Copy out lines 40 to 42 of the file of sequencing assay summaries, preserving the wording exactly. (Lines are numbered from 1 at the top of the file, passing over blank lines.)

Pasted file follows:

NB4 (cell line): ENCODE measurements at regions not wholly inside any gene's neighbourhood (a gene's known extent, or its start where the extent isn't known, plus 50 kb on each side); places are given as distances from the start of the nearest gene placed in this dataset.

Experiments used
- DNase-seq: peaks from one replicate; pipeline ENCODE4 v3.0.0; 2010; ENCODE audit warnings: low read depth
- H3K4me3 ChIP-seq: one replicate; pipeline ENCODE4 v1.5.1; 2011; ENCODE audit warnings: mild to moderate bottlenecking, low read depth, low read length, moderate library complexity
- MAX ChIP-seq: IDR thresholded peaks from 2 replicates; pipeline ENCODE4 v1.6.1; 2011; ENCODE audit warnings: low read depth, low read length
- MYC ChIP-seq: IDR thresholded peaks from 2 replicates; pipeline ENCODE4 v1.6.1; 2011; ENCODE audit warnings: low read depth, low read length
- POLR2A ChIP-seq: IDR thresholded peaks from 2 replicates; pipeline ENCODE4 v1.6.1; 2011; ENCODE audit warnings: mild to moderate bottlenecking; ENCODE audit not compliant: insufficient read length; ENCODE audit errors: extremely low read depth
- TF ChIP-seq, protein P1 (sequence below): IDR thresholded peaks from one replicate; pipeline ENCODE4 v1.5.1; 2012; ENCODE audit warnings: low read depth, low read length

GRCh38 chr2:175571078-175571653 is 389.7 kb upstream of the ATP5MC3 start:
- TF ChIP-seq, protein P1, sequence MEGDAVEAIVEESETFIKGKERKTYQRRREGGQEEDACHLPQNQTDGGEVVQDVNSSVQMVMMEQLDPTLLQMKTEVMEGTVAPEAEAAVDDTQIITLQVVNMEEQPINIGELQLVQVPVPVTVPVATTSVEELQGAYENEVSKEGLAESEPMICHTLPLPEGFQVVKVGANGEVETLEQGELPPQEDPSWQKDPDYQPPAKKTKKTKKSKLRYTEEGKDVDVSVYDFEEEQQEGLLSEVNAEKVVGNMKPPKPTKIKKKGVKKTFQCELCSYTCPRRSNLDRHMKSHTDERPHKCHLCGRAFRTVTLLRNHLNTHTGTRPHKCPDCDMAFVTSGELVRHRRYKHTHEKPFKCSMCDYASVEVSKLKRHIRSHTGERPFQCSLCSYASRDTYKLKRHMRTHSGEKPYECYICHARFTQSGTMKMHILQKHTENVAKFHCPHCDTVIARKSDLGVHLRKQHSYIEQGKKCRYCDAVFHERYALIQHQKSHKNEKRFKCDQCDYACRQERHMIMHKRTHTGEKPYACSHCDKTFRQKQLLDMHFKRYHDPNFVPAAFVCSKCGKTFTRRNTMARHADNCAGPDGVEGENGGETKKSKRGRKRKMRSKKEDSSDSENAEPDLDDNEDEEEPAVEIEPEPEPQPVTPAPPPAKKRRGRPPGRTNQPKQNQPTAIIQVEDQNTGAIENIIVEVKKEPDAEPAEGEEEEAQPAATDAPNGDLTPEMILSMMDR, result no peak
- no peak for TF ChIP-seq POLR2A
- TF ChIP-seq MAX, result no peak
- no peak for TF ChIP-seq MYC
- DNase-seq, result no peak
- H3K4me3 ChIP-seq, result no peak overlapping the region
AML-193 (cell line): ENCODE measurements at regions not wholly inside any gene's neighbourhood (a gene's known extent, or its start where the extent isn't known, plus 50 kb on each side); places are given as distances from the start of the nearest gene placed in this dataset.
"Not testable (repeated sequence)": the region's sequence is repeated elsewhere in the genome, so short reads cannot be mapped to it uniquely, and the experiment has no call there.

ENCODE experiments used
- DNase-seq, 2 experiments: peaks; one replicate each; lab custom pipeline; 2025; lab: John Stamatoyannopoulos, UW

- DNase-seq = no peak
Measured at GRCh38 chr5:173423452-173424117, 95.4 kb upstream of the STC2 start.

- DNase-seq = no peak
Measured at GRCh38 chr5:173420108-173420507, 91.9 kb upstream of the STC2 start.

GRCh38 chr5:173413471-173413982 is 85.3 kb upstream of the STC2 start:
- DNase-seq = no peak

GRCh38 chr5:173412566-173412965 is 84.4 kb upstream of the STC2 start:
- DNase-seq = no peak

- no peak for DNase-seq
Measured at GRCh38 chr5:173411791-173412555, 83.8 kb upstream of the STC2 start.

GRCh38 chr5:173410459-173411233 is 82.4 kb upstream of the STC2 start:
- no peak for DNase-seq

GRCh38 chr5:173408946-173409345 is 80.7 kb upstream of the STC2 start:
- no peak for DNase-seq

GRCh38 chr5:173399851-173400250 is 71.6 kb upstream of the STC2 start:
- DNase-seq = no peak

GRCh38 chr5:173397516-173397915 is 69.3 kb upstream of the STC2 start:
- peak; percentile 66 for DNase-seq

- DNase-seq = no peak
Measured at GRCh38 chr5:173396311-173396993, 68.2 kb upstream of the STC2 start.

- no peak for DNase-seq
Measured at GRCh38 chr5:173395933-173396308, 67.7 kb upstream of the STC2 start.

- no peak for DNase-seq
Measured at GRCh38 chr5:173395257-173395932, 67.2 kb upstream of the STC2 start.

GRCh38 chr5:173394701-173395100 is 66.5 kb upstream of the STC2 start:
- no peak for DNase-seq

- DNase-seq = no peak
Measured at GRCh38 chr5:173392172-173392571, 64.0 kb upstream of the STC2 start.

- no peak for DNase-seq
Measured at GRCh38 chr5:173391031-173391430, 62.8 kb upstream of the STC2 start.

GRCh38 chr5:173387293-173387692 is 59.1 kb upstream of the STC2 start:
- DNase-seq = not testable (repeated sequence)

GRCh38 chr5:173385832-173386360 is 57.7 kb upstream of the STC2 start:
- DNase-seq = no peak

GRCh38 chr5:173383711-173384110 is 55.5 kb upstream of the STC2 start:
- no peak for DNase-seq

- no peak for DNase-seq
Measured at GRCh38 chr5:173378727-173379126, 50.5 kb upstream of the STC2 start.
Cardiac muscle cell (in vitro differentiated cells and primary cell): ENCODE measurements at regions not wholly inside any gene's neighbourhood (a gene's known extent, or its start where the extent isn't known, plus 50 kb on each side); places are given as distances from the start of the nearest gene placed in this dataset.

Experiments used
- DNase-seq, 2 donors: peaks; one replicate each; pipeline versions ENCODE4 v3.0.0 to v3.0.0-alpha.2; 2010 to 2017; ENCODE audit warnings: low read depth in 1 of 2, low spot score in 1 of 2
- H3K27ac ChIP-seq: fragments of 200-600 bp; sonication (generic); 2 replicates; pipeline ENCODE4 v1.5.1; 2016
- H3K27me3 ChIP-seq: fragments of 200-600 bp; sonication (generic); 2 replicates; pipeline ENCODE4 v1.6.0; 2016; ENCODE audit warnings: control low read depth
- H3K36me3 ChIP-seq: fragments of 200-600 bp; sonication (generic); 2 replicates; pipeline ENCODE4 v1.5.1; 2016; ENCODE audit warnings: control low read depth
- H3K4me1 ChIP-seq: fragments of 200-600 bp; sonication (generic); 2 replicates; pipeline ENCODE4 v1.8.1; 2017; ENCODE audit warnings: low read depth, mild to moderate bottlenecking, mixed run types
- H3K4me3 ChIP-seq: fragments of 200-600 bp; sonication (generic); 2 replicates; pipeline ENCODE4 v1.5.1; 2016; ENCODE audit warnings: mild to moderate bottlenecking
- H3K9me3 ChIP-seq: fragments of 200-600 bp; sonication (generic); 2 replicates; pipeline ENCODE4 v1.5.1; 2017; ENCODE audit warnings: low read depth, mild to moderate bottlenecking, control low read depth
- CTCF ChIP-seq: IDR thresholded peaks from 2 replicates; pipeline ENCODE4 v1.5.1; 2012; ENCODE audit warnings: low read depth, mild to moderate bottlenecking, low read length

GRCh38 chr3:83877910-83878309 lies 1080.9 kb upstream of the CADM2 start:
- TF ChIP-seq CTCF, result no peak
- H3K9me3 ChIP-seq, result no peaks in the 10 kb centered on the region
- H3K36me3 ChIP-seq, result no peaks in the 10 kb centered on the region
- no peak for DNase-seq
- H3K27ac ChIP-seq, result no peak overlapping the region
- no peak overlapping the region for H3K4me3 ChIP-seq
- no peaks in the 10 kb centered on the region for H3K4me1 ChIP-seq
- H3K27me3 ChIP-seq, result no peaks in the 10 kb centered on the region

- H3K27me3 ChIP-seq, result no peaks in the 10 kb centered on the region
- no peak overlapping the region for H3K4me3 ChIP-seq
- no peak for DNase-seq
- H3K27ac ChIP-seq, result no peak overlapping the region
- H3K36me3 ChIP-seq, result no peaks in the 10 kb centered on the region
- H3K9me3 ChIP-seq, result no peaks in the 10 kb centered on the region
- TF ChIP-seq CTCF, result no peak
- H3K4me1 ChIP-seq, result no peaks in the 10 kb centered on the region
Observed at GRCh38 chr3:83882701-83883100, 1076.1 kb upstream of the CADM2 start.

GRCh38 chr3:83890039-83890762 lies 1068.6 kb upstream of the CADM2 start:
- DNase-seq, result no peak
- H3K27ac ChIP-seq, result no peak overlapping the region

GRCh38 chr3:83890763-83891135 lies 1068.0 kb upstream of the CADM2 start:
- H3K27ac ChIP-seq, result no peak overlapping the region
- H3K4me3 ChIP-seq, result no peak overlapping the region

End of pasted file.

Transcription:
- no peak for DNase-seq
Measured at GRCh38 chr5:173395933-173396308, 67.7 kb upstream of the STC2 start.

- no peak for DNase-seq